PW C Apron Gearing A.jpg
 

Mark999

Aluminum
Joined
Mar 29, 2018
With the cover off, I can see item 6 try to turn until it takes up the slack in the gear rack, then stops. At that point, the hand wheel is turning the gear 5 as it rotates on the shaft 6. If I wedge a block of wood between the saddle and a bed web and pry, I can get it to move.
 

johnoder

Diamond
Joined
Jul 16, 2004
Location
Houston, TX USA
Maybe as simple as distorted / bent teeth on pinion

Never know with all the years it has piled up - maybe a PO made a new shaft and left it soft
 

Mark999

Aluminum
Joined
Mar 29, 2018
Well, I don't have a picture of the smoking gun, but I sense the trouble is a missing key. I pulled the hand wheel off and verified that the gear 5 spins on the shaft 6. The pinion looks good and is meshed with the bed rack correctly. I did see evidence of earlier work that was done in a rough manner that makes me think some parts were omitted because they were lost or "too hard" to install. The slotted nut to set bearing preload looked as if it was beat on with a cold chisel. However, there is a keyway on the shaft whether it is just for the locking ring or full length for a key, I won't know for a bit yet. Pulling the front of the apron was presenting some issues so I stopped to study some drawings before damaging an 80 year old casting. Problem is the threading dial,,,

What gives me pause, is the machine at work is presenting with the same issue just not as severe. Could it be common of early mechanics not giving a hoot about keys or something entirely else? Time will tell as getting the suspect gear out of the apron will require it sitting on a bench and that won't be for some time yet.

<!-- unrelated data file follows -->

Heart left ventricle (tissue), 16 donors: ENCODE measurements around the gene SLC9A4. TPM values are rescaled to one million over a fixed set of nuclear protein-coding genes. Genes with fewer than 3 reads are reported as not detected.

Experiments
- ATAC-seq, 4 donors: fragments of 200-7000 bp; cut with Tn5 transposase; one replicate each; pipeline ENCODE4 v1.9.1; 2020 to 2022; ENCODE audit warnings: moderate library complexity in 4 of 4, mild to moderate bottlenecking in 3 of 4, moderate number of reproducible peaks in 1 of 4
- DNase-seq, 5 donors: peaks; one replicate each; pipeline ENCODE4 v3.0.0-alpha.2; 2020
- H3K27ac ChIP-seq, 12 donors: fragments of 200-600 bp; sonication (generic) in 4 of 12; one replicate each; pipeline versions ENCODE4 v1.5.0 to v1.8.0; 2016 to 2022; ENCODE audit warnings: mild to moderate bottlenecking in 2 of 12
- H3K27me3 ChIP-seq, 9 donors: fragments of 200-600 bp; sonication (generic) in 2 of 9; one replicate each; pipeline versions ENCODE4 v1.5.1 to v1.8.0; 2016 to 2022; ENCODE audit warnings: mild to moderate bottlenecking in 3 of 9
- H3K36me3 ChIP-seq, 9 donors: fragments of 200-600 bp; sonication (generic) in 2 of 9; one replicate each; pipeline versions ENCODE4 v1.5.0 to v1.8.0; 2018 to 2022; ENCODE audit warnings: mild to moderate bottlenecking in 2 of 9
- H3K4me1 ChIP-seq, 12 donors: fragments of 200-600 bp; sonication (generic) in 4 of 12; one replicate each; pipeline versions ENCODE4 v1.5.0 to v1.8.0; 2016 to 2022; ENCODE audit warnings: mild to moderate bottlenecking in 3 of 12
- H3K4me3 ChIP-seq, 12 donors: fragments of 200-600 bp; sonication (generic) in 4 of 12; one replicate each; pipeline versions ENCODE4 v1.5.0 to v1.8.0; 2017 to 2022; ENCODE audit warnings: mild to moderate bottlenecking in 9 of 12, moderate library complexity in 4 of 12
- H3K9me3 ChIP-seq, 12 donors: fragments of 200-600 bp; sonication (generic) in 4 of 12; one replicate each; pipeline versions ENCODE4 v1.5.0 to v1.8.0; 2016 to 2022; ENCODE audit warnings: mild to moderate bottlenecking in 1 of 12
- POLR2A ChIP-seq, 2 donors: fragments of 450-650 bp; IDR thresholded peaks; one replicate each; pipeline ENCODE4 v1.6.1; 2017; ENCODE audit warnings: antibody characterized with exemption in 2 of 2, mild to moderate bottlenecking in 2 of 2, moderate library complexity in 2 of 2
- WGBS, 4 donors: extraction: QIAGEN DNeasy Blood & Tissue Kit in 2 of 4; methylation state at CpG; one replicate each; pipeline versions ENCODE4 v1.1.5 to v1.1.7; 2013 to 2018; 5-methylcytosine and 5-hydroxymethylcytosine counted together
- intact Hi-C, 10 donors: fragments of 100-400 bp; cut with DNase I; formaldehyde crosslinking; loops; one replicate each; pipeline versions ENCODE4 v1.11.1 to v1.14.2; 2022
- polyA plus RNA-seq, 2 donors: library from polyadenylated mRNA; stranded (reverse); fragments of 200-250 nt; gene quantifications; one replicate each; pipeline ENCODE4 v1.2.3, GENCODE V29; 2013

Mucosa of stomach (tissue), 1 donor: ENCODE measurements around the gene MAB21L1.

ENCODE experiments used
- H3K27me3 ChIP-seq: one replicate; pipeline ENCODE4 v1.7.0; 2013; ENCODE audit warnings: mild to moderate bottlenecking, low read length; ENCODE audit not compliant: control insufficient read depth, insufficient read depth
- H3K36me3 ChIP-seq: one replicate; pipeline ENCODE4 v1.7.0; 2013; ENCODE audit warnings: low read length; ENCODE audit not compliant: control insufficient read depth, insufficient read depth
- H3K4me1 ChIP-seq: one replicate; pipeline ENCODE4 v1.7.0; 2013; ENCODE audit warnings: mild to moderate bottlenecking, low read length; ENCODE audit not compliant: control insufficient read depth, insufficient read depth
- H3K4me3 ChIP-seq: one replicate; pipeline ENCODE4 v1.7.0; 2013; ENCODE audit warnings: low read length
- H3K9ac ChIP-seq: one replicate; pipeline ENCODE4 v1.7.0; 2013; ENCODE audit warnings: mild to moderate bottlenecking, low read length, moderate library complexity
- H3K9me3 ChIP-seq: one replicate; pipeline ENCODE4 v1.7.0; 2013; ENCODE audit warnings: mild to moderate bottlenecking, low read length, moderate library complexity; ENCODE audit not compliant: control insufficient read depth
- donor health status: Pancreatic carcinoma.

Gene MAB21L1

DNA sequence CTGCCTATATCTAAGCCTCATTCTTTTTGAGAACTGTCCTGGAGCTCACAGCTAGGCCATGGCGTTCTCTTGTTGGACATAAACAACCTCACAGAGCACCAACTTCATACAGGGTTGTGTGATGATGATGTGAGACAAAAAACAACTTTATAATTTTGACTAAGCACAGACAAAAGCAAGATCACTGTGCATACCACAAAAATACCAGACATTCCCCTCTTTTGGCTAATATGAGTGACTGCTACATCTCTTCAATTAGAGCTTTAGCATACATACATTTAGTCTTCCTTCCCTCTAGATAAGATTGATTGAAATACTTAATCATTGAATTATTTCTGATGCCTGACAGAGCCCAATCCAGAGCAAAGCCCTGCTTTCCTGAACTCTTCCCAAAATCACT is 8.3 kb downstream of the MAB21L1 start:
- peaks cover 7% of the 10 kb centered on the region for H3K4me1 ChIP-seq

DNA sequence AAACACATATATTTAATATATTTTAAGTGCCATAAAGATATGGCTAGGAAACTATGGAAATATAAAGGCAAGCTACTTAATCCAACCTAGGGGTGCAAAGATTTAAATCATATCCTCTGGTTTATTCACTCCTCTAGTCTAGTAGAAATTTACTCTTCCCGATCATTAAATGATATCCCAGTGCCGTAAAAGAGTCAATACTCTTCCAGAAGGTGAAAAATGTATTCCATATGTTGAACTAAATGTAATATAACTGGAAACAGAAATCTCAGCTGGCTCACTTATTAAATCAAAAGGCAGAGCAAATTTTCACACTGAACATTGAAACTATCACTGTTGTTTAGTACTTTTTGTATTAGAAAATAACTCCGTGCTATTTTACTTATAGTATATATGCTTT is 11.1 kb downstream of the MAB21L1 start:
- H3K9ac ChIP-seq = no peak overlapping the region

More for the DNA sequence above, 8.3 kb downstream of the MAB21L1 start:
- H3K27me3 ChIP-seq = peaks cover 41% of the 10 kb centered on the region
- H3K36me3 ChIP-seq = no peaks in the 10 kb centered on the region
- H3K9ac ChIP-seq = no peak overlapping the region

DSCF7641.jpgDSCF7655.jpgDSCF7645.jpgDscf7649.jpgDSCF7644.jpg
 

Mark999

Aluminum
Joined
Mar 29, 2018
Ah yes, didn't look close enough at the drawing. Since I know of 2 machines with this symptom, I wonder if the key is made of some soft metal to perform a safety/shear function if overloaded. Makes sense with machines this old to have some type of abuse in their past.

Of course, if that key is special it should have been noted in the parts list or note somewhere.
 
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Mark999

Aluminum
Joined
Mar 29, 2018
In case anyone searches this thread in the future, I'll provide some pics for closure. Indeed the key is sheared as is likely the machine at work too. I'm guessing that feeding into a hard shoulder created some kind of crash and the part that yields first is the key on the gear shaft that runs along the rack. The key itself is common steel. 0.25" x 0.375" x 1.5". Unfortunately, the apron has to come off to access it because the shaft drives out towards the back. Since it's off, I'll clean everything up and replace all the other keys that clearly need it.
Dscf7702.jpgDscf7703.jpgDscf7705.jpg
 

Salem Straub

Cast Iron
Joined
May 22, 2012
Location
WA, USA
Thanks for following up with the cause. I have a PW model C as well, threads like this will be very helpful for the PWC “community” although hopefully none of our lathes ever break in any way in the future :P